Antinori. Ornellaia. Tenuta San Guido.
If you’re a wine lover, these names likely resonate with you as some of the best and most sought-after Italian wineries. In fact, it’s hard to tell the story of Italian wine today without mentioning these names.
But what about Tenuta di Biserno? Perhaps that doesn’t ring as much of a bell? But it should… and it will, soon.
If you’re up on your Italian wine history–especially that pertaining to Super Tuscans–you may know that a man by the name of Marchese Lodovico Antinori founded Tenuta dell’Ornellaia in the early 1980s. Ornellaia is located on the Tuscan Coast in Northern Maremma, and lies adjacent to Tenuta San Guido, the producer of Sassicaia.
San Guido was founded by Marchese Mario Incisa della Rocchetta. Mario is the uncle of Lodovico, and Lodovico’s brother Piero Antinori. Piero is the President of Antinori Wines.
I think you get the picture. One family, many world-class wineries. Nothing to see here.
Of course, as many of you Italian wine buffs know, Lodovico wound up selling Ornellaia to Robert Mondavi in the early 2000s. It later wound up transferring hands to Frescobaldi, but either way, by 2002 Lodovico Antinori was working with a fresh slate.
Which is where Tenuta di Biserno comes into the picture.
It didn’t take Lodovico long to begin planting a new vineyard in the same area on the Tuscan Coast. By 2005 Lodovico had transformed a large plot of wheat land into a beautiful, world-class vineyard. And together with his brother Piero Antinori, they set the stage to open a new wine venture focused on producing Bordeaux varietals in the Upper Maremma.
One unique difference, however, between this wine venture and the others (including the other Bordeaux-focused wineries), was that Biserno would put a larger emphasis on Cabernet Franc. Other Bordeaux varietals are also part of the mix, including a relatively high percentage of Petit Verdot. But Cabernet Franc was the vision.
I, admittedly, had not heard of Tenuta di Biserno when I was first invited to have dinner with Marchese Lodovico Antinori at Boston’s Grill 23. But according to Lodovico, I’m hardly in the minority.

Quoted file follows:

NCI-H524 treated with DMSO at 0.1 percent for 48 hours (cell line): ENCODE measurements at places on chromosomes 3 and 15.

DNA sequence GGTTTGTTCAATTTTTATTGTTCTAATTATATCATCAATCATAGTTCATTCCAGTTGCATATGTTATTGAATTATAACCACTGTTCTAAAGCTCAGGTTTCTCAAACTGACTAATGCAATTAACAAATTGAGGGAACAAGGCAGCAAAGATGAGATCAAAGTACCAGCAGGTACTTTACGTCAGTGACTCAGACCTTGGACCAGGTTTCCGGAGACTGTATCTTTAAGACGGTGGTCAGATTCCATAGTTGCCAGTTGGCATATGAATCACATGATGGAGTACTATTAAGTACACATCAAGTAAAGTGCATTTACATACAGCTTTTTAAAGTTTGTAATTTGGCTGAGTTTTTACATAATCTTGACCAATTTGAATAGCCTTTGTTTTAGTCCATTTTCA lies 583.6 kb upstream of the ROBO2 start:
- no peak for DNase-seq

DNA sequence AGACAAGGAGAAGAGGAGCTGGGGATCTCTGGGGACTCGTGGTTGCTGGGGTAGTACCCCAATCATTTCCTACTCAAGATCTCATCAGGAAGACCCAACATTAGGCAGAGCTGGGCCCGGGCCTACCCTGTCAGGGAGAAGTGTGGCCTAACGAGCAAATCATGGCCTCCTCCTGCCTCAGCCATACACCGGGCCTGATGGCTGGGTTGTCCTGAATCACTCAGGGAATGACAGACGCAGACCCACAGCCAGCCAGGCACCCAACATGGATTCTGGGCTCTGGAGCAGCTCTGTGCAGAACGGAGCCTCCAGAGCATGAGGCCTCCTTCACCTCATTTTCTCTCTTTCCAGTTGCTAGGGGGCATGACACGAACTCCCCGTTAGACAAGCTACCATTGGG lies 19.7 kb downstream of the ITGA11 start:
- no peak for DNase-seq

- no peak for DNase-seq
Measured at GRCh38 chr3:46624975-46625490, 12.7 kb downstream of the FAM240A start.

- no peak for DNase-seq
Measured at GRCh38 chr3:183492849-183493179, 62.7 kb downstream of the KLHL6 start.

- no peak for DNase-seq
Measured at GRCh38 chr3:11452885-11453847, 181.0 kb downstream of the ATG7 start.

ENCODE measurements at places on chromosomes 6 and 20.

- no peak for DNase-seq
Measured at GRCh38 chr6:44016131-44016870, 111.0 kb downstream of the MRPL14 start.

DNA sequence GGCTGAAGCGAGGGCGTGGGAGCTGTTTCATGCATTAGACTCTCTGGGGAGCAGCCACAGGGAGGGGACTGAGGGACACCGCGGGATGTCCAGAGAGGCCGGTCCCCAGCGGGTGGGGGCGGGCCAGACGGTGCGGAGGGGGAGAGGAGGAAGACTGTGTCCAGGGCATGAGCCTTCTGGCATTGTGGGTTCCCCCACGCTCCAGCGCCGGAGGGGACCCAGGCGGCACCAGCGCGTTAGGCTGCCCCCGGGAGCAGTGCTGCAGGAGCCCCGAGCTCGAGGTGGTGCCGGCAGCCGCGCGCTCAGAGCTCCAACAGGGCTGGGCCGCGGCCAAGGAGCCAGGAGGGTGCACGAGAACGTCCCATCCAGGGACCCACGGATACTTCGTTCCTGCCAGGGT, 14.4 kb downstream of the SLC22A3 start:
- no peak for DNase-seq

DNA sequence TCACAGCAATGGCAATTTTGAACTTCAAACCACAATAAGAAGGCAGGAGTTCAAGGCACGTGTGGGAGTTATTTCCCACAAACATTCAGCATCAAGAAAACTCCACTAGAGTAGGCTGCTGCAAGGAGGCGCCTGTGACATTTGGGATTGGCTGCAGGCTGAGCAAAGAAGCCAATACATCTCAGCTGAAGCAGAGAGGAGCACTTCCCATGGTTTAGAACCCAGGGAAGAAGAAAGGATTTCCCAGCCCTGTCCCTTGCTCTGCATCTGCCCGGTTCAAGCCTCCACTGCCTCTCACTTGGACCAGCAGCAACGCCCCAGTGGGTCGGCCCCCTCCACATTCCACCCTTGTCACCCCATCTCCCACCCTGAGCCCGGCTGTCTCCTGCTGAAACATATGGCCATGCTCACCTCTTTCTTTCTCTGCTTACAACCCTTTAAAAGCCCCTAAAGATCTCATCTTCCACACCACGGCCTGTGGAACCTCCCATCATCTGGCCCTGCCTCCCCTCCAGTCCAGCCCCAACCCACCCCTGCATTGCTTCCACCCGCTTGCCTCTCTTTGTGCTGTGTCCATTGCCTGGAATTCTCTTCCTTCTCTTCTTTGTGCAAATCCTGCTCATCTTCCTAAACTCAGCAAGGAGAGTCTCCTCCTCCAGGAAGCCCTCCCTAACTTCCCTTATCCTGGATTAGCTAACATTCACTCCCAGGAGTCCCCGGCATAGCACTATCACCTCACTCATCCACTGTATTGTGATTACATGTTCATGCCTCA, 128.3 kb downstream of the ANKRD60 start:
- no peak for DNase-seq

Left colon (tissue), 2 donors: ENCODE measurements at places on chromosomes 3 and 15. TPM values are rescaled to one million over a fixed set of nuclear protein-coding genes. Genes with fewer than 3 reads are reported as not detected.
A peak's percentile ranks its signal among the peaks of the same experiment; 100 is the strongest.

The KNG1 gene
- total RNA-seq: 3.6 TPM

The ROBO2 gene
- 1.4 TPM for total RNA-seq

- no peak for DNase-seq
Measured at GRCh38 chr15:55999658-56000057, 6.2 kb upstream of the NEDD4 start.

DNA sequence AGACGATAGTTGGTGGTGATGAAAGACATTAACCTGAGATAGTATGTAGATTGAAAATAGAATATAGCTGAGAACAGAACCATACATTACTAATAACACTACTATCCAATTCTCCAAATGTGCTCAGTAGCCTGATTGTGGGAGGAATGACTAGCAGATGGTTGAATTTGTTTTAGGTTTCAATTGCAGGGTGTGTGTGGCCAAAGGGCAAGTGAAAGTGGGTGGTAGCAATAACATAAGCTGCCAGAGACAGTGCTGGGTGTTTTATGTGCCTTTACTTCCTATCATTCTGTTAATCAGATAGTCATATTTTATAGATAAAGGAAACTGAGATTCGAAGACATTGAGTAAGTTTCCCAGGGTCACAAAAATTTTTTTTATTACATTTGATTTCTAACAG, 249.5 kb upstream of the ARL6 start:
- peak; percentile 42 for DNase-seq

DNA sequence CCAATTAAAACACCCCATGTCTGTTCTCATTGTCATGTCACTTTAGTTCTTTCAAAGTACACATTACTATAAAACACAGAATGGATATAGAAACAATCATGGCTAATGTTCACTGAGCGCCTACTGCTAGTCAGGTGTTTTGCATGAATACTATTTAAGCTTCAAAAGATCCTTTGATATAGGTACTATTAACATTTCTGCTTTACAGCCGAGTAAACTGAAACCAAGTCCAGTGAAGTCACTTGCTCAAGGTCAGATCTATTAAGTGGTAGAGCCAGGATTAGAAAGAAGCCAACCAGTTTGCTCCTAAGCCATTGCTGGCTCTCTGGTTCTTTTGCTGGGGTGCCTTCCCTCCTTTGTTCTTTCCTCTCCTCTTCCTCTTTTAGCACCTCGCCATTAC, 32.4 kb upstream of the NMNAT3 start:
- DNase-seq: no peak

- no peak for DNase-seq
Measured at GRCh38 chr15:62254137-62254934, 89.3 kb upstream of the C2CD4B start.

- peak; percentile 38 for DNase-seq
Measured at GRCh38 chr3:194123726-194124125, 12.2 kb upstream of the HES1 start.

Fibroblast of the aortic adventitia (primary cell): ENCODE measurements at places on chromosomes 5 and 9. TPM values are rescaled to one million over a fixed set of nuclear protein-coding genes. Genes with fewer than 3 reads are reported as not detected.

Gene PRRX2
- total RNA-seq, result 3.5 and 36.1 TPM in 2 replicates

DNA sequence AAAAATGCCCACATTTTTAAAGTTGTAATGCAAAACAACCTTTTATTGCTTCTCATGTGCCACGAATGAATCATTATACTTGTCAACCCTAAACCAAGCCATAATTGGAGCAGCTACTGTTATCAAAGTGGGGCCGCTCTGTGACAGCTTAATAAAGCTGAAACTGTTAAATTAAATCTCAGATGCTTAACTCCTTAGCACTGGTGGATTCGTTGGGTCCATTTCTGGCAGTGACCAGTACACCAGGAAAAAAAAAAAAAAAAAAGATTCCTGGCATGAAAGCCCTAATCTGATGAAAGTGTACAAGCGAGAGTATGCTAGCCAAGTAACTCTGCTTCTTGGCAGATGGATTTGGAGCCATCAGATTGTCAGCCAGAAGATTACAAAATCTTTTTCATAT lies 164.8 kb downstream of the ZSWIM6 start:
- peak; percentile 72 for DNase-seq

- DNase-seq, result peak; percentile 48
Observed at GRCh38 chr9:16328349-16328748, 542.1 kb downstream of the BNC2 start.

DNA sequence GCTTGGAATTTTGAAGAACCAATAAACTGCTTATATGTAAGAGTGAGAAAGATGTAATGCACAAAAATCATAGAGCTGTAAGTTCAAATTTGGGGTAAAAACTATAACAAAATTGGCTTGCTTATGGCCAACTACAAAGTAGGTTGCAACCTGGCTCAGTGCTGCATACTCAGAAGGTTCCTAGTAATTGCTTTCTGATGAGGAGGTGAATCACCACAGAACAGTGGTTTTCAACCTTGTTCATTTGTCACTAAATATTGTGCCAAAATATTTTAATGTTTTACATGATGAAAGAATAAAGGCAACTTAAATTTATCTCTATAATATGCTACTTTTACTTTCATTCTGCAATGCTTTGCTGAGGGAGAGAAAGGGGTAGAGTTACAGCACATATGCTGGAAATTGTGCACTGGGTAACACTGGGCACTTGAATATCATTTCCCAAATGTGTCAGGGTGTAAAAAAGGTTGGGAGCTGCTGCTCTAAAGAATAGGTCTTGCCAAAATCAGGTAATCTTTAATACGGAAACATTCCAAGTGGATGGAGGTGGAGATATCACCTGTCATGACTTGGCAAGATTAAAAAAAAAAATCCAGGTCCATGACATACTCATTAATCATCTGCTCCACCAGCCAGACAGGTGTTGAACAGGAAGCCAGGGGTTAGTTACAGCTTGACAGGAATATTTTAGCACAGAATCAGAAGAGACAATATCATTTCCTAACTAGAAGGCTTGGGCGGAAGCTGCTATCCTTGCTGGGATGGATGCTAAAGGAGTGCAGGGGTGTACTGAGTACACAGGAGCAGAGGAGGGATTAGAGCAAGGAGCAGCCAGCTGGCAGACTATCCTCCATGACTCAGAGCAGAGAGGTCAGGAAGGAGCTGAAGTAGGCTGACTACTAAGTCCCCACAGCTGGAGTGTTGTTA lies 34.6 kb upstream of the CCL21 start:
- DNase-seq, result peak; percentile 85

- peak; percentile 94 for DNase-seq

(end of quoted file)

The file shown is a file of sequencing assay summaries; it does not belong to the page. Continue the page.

Biserno’s first official vintage was in 2007. And it has been a relatively slow expansion to the American market. For the most part, it seems—at least here in the States—Biserno is still very much under the radar.
After tasting through the wines with Lodovico, however, I can assure you that this is only a temporary status.
Like Ornellaia… and Sassicaia… and Antinori… Biserno will become a household name for Italian wine lovers around the world. It’s only a matter of time.
Here’s my take on some of Biserno’s wines:
Il Pino di Biserno is Biserno’s “second label.” Sure, it’ll run you $75 a bottle, but a second label nonetheless. As Lodovico puts it, this wines gets the “leftovers.” Mr. Marchese Lodovico, let me say, I would be glad to have your leftovers any time.
We tried both the 2014 Il Pino and the 2012, which were both beautiful wines but very different. The 2012s across the board showed a depth in layers and complexity that stood out.
The 2014 Il Pino is supple and silken, with currant, tobacco, elegant tannins and a lightly mouthwatering acidity. The 2012 is layered and dirty, inky and expressive, beautifully textured. There are layers of earth and umami that unfold with every sip. An easy 91 and 93 points respectively.
Tenuta di Biserno Biserno is the eponymous “first label” that gets the premium blend. A bit more Cabernet Franc (up to 30%) and a bit more throttle, these wines are simply outstanding. The 2012 was once again the standout of the vertical, which also included the 2010 vintage. Blacker, deeper, and spicier with mushroom and amped up umami notes. Polished and deviously expressive, Biserno 2012 is a true stunner. 94 points.
We finished the flight on the prized wine of the Biserno estate, Lodovico. This wine is predominantly Cabernet Franc with a healthy touch of Petit Verdot, making it a very unique $400 Italian wine. Lodovico says the blend is about 90/10. If you want to understand what texture and energy in wine is all about, drink this. Dusty tannins swim gracefully around silky black fruit and rose petals. Spices build around minerals and cigar ash. This is a wine that will stone you. It will leave you mesmerized in thought, confused and amazed by the longevity of the finish. 95 points.
A Master of Wine, whom I have a lot of respect for, was at my table during the tasting. His description of Lodovico: “A religious experience.”
These are special wines. They are layered, terroir-driven, finessed wines that bleed texture and elegance. And paired with an incredibly delicious steak dinner at Boston’s Grill 23, they entered into the world of sublime.
A HUGE thanks to Marchese Lodovico Antinori, Kobrand Wines, and Grill 23 for hosting this event.